In the late 1970s, scientists sounded the alarm: an area of the ozone layer that protects Earth’s atmosphere was severely depleted above Antarctica, and getting worse every year. The culprit? Chlorofluorocarbons (CFCs) used in aerosol sprays and refrigeration. If left unchecked, scientists warned, the hole could spread, subjecting humans, plants, and wildlife to extremely harmful ultraviolet rays. Despite the looming shadow of the Cold War, the world paid attention. By 1989, 196 nations had signed an agreement to phase out and ban products containing CFCs.
To Sam Harp, WHOI vice president of advancement, this kind of international cooperation is an example of effective communication from scientists to policymakers and the general public. Fast-forward 30 years, the ozone layer is now at pre-1982 levels—but catastrophic climate change and ecosystem decline are facts of modern life. A massive, collaborative communications effort about the importance of the ocean and its role in regulating the climate could have a similar impact, Harp says.
“Science is not finished until it’s communicated,” says Harp, borrowing a phrase from Sir Mark Walport, a former Chief Scientific Advisor of the United Kingdom. “It’s part of our responsibility as a scientific research institution to reach the broadest possible public, and in some ways, to inform and enlighten policymaking. We’re striving for breakthrough awareness about the ocean, addressing fundamental questions of ocean literacy.”
To turn the tide of awareness about our blue planet, WHOI has launched the Ocean Communications Initiative (OCI), a “virtual hub” for storytelling, translational research, and scientist-led outreach. Founded in 2020 during the coronavirus pandemic, OCI first made waves with WHOI’s wildly popular Ocean Encounters series, a live-streamed event in which audiences around the world tune in to discussions between marine scientists, engineers—and the occasional celebrity.
“Through Ocean Encounters, we’re finding there’s a huge appetite to learn about the ocean and related subjects,” says Danielle Fino, WHOI’s Chief Communications Officer. “We’re reaching audiences of all ages, and that allows us to continue engaging with them about the research we’re doing. Instead of the ocean being this dark, scary place, they start to see the ocean as a hero. It’s facing a lot of challenges right now, but ultimately it holds solutions.”
As part of OCI, WHOI is also expanding its website to become the go-to source for all things “ocean.” New features in development include the Ocean Learning Hub, featuring articles, videos, and interactives for students of all ages, and a “Did You Know?” section serving up bite-sized answers to questions we all should know (but maybe don’t), like “Why is the ocean blue?”
One of the greatest challenges in science communication is making abstract concepts and remote environments relevant to people. But as movies like Away or Apollo 13 have demonstrated, people are inspired to care about alien places if their imagination or emotions are triggered. And that’s the strategy behind WHOI’s Keep It Weird campaign, a communications initiative that invites viewers to learn about the “weird and wonderful” midocean twilight zone by taking a personality quiz that matches them to a creature who lives there.
“The problem we were solving for was the fact that essentially no one has heard of the ocean twilight zone. They will never see it with their own eyes. It doesn’t seem to affect their daily lives. So, why on earth should they care about it?” says Harp. “The way we solved for that in the end was to create a sense of personal affinity with this very ‘other’ and inaccessible world. So, when you next hear mention of an anglerfish, there is a sense of recognition there. It matters to you.”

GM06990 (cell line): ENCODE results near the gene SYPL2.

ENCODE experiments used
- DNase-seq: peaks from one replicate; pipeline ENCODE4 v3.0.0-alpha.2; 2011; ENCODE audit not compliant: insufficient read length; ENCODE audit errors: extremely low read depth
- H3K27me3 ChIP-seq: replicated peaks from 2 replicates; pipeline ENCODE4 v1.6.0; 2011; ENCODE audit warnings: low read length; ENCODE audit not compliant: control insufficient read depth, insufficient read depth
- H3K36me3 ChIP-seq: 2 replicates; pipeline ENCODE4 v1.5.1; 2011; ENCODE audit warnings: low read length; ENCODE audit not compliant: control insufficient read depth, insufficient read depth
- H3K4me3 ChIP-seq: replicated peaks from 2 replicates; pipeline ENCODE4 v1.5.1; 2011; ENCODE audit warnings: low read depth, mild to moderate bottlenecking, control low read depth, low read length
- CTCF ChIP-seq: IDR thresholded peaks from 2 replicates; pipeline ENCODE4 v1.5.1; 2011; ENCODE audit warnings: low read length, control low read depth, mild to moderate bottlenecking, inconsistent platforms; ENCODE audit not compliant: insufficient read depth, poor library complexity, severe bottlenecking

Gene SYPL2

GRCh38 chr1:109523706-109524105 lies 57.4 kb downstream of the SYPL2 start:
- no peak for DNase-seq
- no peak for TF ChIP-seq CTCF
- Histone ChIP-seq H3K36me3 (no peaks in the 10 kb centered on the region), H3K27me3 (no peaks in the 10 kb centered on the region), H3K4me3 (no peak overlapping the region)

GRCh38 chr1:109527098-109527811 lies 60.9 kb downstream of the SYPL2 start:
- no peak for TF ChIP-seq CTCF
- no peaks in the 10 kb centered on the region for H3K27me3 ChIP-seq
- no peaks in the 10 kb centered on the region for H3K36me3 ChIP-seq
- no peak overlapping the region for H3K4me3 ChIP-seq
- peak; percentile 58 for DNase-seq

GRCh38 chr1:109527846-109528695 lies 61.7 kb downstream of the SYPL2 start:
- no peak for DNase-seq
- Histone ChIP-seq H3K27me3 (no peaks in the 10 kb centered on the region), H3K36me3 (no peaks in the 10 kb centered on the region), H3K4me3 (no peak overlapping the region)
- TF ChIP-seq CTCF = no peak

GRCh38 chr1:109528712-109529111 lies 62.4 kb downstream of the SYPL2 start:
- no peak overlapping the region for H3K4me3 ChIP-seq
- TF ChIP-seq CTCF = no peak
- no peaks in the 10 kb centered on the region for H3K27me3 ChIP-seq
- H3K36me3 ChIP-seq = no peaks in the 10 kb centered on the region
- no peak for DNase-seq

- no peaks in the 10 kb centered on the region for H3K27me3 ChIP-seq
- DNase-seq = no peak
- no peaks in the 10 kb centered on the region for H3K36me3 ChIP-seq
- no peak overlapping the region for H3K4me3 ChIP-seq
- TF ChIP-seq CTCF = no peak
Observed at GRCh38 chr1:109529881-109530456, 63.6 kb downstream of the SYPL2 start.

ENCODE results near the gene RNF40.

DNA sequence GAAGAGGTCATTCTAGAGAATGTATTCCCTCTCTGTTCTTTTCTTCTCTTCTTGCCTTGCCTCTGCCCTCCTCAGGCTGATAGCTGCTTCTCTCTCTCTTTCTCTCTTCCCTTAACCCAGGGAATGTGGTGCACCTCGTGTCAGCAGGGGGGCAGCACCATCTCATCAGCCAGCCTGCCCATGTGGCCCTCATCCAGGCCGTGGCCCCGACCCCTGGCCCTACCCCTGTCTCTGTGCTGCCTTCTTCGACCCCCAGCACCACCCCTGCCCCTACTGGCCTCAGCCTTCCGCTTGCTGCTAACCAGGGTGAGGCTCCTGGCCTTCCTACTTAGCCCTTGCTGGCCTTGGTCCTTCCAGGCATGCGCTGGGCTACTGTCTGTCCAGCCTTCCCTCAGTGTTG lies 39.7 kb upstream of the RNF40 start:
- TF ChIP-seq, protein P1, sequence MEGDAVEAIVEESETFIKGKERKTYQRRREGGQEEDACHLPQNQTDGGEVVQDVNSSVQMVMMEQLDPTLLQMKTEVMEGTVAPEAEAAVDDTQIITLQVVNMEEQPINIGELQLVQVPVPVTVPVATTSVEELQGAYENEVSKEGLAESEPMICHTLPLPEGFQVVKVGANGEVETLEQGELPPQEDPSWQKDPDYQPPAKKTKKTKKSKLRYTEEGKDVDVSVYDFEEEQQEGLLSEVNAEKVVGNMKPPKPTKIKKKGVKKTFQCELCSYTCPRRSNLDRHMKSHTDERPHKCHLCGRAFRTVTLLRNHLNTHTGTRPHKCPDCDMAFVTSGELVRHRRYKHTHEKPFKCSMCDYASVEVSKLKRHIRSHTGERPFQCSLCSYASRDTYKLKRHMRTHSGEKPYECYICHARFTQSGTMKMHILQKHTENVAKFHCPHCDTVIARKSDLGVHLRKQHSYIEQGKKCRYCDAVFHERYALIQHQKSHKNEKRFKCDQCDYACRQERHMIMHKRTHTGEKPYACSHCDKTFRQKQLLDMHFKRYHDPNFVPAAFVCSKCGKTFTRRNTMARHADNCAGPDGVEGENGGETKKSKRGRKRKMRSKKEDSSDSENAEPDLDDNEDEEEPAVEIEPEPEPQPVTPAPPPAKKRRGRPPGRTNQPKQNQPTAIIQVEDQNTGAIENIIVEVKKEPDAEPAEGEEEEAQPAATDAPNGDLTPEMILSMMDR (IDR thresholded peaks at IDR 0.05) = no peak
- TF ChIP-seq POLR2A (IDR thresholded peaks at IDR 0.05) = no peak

A key element of OCI is to support outreach coming directly from the WHOI science community. The newly created Ocean Communications Fellowship offers salary support for researchers to work on videos or books, give talks to the public, or otherwise engage with diverse, nonscientific audiences. A planned Translational Research Grant Program will broaden the impact of oceanographic research by funding related studies in fields such as economics, policy, and communications. The idea is that if the social or environmental impact is clear, scientific publications will become that much more relevant to policymakers and journalists.
In an effort to reach new audiences, some WHOI researchers already moonlight on social media. Jaida Elcock, a joint program student in the Braun lab and co-founder of the nonprofit Minorities In Shark Sciences (MISS), has gained a 20,000-strong following on Twitter @sofishtication (and 16.5K followers on TikTok) for her lighthearted videos about shark conservation.
“Younger people are the scientists of the future. TikTok is a place to have fun and engage with them,” says Elcock of her mostly Gen-Z following. “The whole point of research is to learn new things about the world. If we’re not sharing this knowledge, why are we even doing research? Especially for things that could affect policy decisions, science communication is unbelievably important.”
Storytelling is key to helping people understand the ocean’s role in their lives—and by extension, why science matters, says physical oceanographer Glen Gawarkiewicz. No stranger to working with the media, Gawarkiewicz has appeared in numerous documentaries and radio and newspaper stories—mostly related to his work with the Commercial Fisheries Research Foundation (CFRF), a nonprofit research collaborative established by the New England fishing community. Although the majority of his grants and publications do not come from CFRF, the societal relevance of this research motivates him to keep on telling the story.
“Science plays an important role in democracy,” he says. “If we can’t communicate, there’s a lot we can’t do. I see giant, giant potential for this initiative.”